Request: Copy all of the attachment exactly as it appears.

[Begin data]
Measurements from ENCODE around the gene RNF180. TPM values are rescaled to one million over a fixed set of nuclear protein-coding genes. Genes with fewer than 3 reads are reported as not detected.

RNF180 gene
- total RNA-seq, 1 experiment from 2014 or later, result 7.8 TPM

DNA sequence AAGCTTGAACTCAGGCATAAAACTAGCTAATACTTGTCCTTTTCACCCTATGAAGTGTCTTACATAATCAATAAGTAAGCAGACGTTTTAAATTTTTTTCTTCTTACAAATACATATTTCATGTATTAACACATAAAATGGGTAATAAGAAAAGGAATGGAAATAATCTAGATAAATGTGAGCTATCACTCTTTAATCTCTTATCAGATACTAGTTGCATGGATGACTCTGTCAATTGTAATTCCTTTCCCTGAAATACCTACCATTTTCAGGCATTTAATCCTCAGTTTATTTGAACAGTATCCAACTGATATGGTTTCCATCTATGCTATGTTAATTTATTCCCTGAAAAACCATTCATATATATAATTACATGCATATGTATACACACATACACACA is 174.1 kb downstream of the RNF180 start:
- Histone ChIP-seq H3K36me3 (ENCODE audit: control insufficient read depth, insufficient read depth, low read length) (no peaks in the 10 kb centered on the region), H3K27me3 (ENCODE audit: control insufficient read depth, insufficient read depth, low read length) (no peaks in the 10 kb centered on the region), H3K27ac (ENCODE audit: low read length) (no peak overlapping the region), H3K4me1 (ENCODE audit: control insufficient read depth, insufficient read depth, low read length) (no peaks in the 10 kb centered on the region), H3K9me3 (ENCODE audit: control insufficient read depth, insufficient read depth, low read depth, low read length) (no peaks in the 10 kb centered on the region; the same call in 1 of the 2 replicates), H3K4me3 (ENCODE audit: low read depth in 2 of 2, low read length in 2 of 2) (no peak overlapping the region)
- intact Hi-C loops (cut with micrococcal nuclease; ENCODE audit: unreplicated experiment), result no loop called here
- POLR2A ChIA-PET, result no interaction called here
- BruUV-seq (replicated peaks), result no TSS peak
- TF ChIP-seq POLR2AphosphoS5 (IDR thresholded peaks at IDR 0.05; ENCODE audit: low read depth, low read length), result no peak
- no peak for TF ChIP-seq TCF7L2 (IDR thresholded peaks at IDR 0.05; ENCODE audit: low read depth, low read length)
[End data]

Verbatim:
Measurements from ENCODE around the gene RNF180. TPM values are rescaled to one million over a fixed set of nuclear protein-coding genes. Genes with fewer than 3 reads are reported as not detected.

RNF180 gene
- total RNA-seq, 1 experiment from 2014 or later, result 7.8 TPM

DNA sequence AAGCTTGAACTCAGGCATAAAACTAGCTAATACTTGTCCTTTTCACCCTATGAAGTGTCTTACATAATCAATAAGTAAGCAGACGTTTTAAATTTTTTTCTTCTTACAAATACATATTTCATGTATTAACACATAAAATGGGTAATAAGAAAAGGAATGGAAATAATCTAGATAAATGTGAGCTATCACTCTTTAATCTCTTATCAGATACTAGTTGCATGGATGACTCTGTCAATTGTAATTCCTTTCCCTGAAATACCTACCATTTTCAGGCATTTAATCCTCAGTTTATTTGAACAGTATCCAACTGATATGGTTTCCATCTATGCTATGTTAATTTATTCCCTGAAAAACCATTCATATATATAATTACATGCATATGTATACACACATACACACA is 174.1 kb downstream of the RNF180 start:
- Histone ChIP-seq H3K36me3 (ENCODE audit: control insufficient read depth, insufficient read depth, low read length) (no peaks in the 10 kb centered on the region), H3K27me3 (ENCODE audit: control insufficient read depth, insufficient read depth, low read length) (no peaks in the 10 kb centered on the region), H3K27ac (ENCODE audit: low read length) (no peak overlapping the region), H3K4me1 (ENCODE audit: control insufficient read depth, insufficient read depth, low read length) (no peaks in the 10 kb centered on the region), H3K9me3 (ENCODE audit: control insufficient read depth, insufficient read depth, low read depth, low read length) (no peaks in the 10 kb centered on the region; the same call in 1 of the 2 replicates), H3K4me3 (ENCODE audit: low read depth in 2 of 2, low read length in 2 of 2) (no peak overlapping the region)
- intact Hi-C loops (cut with micrococcal nuclease; ENCODE audit: unreplicated experiment), result no loop called here
- POLR2A ChIA-PET, result no interaction called here
- BruUV-seq (replicated peaks), result no TSS peak
- TF ChIP-seq POLR2AphosphoS5 (IDR thresholded peaks at IDR 0.05; ENCODE audit: low read depth, low read length), result no peak
- no peak for TF ChIP-seq TCF7L2 (IDR thresholded peaks at IDR 0.05; ENCODE audit: low read depth, low read length)